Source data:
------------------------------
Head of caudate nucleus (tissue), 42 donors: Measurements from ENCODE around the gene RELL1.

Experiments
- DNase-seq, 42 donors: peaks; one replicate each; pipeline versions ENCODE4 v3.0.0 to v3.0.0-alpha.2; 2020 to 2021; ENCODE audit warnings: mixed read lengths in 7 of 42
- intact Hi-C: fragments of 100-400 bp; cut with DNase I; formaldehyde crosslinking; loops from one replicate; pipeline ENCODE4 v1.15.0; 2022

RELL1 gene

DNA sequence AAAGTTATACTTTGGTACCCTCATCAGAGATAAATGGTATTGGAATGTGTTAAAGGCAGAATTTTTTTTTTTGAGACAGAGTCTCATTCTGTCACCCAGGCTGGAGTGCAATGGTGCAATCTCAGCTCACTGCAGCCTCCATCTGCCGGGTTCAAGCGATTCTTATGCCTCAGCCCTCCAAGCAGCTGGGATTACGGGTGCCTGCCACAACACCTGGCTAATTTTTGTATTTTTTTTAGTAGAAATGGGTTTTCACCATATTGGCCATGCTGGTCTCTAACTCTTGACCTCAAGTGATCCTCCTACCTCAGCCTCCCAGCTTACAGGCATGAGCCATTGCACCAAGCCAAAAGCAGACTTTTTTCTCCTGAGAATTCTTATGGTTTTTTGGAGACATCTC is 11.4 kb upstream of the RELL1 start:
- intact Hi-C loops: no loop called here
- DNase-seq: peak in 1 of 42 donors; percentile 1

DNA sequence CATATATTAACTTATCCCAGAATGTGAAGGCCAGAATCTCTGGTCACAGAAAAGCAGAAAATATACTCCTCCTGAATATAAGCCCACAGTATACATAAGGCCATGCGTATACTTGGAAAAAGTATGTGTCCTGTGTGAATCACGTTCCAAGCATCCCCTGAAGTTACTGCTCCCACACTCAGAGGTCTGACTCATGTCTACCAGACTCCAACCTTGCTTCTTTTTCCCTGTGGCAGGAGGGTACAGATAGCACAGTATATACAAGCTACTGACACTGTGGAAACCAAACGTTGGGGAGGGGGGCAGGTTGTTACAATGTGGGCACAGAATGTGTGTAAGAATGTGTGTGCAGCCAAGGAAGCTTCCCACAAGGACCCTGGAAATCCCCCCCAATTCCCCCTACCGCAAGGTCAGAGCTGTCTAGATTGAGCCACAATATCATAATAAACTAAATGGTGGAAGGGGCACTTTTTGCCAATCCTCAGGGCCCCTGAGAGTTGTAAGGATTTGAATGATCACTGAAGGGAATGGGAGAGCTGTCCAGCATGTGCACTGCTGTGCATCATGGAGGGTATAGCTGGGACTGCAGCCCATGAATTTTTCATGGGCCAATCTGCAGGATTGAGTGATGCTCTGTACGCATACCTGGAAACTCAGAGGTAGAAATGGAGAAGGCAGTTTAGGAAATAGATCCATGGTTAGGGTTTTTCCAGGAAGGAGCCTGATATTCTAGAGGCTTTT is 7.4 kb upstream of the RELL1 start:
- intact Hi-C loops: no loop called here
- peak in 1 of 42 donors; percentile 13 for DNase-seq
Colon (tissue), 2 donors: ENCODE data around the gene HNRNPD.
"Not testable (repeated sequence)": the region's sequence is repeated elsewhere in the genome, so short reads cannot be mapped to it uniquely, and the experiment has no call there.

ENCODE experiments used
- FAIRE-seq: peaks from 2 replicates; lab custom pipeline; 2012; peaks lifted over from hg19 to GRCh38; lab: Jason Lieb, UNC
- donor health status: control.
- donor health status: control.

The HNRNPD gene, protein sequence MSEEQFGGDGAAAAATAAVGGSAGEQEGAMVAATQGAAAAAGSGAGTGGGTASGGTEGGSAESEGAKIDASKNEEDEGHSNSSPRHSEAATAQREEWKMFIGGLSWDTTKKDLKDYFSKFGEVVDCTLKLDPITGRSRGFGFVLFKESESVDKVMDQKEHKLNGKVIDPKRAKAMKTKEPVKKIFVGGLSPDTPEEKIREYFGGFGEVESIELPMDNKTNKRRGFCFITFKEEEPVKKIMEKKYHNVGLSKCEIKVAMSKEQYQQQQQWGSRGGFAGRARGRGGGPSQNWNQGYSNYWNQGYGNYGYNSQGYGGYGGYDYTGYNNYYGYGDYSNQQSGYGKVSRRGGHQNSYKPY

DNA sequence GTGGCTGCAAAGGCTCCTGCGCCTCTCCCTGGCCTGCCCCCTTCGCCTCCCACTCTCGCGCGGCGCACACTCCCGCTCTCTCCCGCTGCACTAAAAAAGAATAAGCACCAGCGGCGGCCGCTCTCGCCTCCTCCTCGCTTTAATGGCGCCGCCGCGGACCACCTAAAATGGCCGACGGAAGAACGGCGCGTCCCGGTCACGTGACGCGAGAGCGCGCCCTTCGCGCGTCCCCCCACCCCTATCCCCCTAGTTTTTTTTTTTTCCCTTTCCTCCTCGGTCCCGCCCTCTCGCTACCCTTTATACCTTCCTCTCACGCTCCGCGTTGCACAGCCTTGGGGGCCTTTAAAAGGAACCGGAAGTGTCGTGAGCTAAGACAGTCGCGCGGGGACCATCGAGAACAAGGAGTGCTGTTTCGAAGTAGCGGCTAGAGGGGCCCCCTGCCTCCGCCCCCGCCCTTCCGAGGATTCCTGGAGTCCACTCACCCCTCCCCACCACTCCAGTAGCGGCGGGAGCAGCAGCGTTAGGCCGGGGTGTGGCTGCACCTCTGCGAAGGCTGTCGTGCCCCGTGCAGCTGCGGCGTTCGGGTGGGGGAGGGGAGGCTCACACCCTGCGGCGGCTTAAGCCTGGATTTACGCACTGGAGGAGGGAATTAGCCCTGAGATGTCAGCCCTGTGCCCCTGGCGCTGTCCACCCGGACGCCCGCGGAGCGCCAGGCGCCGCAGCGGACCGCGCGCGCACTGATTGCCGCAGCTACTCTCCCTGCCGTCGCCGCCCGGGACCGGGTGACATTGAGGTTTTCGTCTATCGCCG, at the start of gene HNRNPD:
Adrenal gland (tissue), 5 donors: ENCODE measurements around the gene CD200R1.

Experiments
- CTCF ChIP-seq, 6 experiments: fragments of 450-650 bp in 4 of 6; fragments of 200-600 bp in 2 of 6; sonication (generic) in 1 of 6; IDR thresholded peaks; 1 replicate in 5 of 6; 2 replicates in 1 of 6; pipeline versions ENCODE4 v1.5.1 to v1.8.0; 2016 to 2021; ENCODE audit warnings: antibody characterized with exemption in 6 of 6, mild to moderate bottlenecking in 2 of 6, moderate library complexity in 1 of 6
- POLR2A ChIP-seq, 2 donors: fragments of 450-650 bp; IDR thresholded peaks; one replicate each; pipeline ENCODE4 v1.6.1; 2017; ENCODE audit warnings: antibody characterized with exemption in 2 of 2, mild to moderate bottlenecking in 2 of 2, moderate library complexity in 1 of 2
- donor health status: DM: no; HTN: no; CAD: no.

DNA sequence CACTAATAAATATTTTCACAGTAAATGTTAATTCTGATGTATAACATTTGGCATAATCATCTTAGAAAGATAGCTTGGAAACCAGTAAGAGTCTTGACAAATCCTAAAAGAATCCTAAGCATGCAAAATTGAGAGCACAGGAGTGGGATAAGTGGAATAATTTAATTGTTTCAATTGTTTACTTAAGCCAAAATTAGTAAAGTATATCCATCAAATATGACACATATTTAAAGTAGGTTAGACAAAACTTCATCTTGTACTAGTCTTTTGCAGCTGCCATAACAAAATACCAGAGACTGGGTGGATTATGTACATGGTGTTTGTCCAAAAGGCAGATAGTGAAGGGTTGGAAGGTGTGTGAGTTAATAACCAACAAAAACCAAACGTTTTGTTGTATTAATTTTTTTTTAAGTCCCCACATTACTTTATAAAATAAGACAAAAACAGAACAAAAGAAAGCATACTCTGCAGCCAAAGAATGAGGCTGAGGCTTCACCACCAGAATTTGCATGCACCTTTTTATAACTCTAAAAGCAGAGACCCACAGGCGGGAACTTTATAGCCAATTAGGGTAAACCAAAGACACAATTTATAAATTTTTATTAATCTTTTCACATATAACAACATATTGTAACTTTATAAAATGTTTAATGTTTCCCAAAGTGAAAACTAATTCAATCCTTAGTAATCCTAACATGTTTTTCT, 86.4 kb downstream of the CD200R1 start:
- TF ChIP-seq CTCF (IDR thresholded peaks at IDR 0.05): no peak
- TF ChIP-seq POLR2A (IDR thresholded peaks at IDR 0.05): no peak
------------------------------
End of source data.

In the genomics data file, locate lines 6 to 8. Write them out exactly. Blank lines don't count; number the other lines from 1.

DNA sequence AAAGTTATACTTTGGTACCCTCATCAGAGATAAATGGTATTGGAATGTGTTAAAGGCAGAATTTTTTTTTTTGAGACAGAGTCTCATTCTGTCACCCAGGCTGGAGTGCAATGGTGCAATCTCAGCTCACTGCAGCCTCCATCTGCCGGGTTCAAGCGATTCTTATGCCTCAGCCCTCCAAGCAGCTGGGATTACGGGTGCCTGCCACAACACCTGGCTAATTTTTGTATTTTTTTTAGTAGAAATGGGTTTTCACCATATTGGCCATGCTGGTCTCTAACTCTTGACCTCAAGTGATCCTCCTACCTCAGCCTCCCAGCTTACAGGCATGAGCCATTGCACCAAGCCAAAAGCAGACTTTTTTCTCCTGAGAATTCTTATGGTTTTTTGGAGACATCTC is 11.4 kb upstream of the RELL1 start:
- intact Hi-C loops: no loop called here
- DNase-seq: peak in 1 of 42 donors; percentile 1